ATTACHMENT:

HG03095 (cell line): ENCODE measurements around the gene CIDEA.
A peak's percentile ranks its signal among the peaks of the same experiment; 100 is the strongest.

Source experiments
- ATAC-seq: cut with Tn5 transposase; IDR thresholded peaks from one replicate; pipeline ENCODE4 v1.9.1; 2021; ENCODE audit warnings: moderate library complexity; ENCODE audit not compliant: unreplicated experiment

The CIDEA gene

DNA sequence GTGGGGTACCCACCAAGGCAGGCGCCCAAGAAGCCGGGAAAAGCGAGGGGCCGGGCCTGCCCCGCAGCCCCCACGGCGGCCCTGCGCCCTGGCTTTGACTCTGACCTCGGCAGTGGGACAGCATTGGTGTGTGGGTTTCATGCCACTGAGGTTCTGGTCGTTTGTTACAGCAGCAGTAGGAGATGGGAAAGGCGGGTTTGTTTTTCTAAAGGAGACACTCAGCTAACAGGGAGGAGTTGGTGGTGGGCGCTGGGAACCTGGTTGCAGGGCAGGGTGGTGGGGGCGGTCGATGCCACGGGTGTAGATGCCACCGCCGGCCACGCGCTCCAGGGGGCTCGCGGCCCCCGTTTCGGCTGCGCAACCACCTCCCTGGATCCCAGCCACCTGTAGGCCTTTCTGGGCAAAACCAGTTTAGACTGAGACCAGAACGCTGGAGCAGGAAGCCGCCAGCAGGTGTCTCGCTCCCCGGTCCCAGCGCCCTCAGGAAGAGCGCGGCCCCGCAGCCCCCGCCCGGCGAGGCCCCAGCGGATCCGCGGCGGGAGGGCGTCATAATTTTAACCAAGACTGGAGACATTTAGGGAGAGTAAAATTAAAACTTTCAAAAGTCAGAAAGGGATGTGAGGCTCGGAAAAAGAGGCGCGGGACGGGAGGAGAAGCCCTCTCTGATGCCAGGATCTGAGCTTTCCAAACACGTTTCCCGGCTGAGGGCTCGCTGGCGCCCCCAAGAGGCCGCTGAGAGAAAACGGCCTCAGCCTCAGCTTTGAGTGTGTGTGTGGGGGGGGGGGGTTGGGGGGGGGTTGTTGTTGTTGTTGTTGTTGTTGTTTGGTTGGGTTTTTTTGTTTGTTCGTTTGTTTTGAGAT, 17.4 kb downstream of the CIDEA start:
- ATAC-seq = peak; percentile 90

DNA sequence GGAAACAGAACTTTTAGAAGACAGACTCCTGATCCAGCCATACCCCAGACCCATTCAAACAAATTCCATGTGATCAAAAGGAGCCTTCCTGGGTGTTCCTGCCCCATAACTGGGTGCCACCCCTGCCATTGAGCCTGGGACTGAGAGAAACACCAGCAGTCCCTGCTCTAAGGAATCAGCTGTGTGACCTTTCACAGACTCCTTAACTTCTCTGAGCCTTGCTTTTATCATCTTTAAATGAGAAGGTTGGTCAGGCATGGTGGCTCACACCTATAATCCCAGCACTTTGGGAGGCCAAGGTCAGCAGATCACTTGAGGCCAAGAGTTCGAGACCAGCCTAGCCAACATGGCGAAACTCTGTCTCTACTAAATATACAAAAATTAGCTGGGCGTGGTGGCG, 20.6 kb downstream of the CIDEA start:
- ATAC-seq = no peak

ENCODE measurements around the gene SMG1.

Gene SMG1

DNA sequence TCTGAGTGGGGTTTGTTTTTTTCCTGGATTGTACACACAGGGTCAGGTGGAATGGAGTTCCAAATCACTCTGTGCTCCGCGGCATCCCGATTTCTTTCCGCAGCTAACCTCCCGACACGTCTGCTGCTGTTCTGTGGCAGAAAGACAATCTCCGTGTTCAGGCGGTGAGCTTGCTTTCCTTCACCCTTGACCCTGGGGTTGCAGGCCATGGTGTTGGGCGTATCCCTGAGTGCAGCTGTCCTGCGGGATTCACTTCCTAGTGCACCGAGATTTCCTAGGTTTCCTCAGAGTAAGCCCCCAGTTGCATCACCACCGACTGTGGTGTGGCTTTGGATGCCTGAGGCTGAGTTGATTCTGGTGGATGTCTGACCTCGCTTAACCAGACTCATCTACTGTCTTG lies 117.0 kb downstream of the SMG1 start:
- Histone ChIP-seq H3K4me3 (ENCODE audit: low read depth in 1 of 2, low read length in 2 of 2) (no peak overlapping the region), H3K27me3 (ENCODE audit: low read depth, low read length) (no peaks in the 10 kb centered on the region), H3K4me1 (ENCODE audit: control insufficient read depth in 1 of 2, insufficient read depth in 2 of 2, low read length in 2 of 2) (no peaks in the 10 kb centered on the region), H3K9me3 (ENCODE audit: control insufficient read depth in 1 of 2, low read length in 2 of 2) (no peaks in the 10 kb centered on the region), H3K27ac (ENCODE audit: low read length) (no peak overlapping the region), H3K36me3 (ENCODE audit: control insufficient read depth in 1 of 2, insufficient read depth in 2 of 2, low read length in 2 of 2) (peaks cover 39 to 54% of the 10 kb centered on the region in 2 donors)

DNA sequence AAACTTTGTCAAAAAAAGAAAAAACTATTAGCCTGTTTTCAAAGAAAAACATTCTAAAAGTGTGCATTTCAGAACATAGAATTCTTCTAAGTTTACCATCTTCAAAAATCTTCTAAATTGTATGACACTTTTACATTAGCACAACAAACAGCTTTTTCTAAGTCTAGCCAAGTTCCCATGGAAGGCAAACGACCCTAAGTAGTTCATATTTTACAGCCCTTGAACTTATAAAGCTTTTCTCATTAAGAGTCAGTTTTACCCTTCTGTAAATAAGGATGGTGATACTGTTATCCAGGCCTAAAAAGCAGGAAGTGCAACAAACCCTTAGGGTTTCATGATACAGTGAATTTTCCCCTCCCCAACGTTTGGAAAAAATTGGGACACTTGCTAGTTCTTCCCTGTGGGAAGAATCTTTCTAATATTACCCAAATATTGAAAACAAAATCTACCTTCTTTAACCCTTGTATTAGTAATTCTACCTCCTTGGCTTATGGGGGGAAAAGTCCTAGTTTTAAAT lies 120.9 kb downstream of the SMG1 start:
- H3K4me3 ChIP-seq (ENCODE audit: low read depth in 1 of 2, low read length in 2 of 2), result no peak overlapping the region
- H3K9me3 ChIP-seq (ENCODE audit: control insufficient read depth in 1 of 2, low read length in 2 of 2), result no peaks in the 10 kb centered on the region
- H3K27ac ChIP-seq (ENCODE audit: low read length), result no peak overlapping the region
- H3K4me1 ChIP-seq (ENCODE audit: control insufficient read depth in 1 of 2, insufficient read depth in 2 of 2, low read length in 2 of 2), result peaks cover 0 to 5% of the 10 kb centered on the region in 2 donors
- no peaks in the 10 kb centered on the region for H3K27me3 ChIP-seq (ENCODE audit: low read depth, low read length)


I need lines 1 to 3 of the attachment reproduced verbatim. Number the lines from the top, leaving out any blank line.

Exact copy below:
HG03095 (cell line): ENCODE measurements around the gene CIDEA.
A peak's percentile ranks its signal among the peaks of the same experiment; 100 is the strongest.

Source experiments